PET response assessment among 26 evaluable pts showed 18 CR (69%), 7 PR, and 1 primary refractory disease. Among 7 PR, 1 relapsed, 3 had negative biopsies, and 3 remain in remission. Median follow-up of survivors is 13 months and 2 relapses (1 primary progressive disease, 1 after PET PR) occurred. One-year PFS is 87% (Figure 1).

Baseline PDL-1 staining available for 19 pts showed a median % tumor cell staining of 30% (moderate 2+ plus strong 3+ staining; range, 0-100%). Tumor PDL1 was ≤5% in 4, 10-29% in 5, 30-49% in 4, and ≥50% in 6 pts. Both EBV+ DLBCL had 60% tumor PDL1 expression. 1 relapsing pt had no detectable tumor PDL1, and the THRLBL failed for technical reasons.

Conclusions: RCHOP with pembrolizumab 200 mg q 3 weeks x 6 cycles is safe, with toxicity similar to RCHOP alone and only 4 IRAE's. Anthracycline dose intensity, CR rate, and PFS are favorable. PDL1 tumor cell expression of 10% or more was observed in 15/19 pts. These data support further study of pembrolizumab with chemotherapy in untreated lymphoid malignancies. Final response/progression, correlative studies, and survival data will be presented in December after final accrual.

Disclosures

Smith:Merck Sharp and Dohme Corp.: Consultancy, Research Funding; Pharmacyclics: Research Funding; Portola Pharmaceuticals: Research Funding; Acerta Pharma BV: Research Funding; Genentech: Research Funding; Seattle Genetics: Research Funding; Incyte Corporation: Research Funding. Lynch:Johnson Graffe Keay Moniz & Wick LLP: Consultancy; Incyte Corporation: Research Funding; Takeda Pharmaceuticals: Research Funding; T.G. Therapeutics: Research Funding; Rhizen Pharmaceuticals S.A.: Research Funding. Till:Mustang Bio: Patents & Royalties, Research Funding. Cowan:Sanofi: Research Funding; Juno Therapeutics: Research Funding; Abbvie: Research Funding; Janssen: Research Funding. Shadman:Acerta Pharma: Research Funding; Genentech: Research Funding; Verastem: Consultancy; Gilead Sciences: Research Funding; Qilu Puget Sound Biotherapeutics: Consultancy; Celgene: Research Funding; Genentech: Consultancy; Beigene: Research Funding; Pharmacyclics: Research Funding; AbbVie: Consultancy; Mustang Biopharma: Research Funding; TG Therapeutics: Research Funding; AstraZeneca: Consultancy. Shustov:Seattle Genetics: Research Funding. Cassaday:Amgen: Consultancy, Research Funding; Incyte: Research Funding; Seattle Genetics: Other: Spouse Employment, Research Funding; Merck: Research Funding; Jazz Pharmaceuticals: Consultancy; Adaptive Biotechnologies: Consultancy; Pfizer: Consultancy, Research Funding; Kite Pharma: Research Funding. Gopal:Pfizer: Research Funding; Janssen: Consultancy, Research Funding; BMS: Research Funding; Takeda: Research Funding; Incyte: Consultancy; Spectrum: Research Funding; Gilead: Consultancy, Research Funding; Merck: Research Funding; Aptevo: Consultancy; Asana: Consultancy; Seattle Genetics: Consultancy, Research Funding; Brim: Consultancy; Teva: Research Funding.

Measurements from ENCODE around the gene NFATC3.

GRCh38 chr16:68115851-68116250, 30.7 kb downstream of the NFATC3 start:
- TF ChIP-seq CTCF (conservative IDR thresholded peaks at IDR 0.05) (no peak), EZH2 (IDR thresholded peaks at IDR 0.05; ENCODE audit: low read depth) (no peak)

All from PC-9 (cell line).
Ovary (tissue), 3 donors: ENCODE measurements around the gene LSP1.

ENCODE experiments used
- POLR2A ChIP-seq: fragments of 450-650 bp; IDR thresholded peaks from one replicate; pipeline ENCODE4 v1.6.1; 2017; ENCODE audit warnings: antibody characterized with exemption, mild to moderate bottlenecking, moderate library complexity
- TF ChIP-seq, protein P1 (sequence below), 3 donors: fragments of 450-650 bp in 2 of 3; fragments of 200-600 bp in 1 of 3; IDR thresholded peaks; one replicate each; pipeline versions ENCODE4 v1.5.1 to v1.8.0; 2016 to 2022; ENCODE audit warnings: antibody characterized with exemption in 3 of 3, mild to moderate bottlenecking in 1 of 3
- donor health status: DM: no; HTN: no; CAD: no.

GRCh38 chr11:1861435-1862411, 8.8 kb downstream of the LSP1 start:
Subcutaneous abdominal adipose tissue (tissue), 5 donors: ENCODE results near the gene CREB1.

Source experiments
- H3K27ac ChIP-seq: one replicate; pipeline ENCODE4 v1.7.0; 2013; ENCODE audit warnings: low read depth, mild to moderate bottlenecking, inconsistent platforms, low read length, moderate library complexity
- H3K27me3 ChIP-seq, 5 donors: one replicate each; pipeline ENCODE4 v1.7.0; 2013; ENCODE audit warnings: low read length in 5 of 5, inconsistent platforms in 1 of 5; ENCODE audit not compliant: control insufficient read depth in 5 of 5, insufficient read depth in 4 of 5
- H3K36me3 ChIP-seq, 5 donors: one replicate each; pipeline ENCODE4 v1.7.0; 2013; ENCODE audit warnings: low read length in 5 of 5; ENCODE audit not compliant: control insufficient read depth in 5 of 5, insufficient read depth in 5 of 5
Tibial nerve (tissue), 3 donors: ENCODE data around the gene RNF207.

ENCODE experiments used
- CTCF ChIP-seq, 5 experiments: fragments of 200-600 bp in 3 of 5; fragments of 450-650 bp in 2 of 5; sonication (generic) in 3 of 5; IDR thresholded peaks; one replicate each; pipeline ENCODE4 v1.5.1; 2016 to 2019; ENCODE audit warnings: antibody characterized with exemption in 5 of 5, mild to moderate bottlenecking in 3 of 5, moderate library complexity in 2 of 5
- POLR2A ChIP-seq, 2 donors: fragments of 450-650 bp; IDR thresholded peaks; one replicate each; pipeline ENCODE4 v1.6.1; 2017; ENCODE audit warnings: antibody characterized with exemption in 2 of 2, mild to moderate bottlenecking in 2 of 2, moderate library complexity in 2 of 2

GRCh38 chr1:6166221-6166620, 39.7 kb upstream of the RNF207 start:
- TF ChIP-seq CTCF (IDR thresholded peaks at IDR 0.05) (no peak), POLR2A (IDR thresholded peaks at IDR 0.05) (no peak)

Author notes

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Asterisk with author names denotes non-ASH members.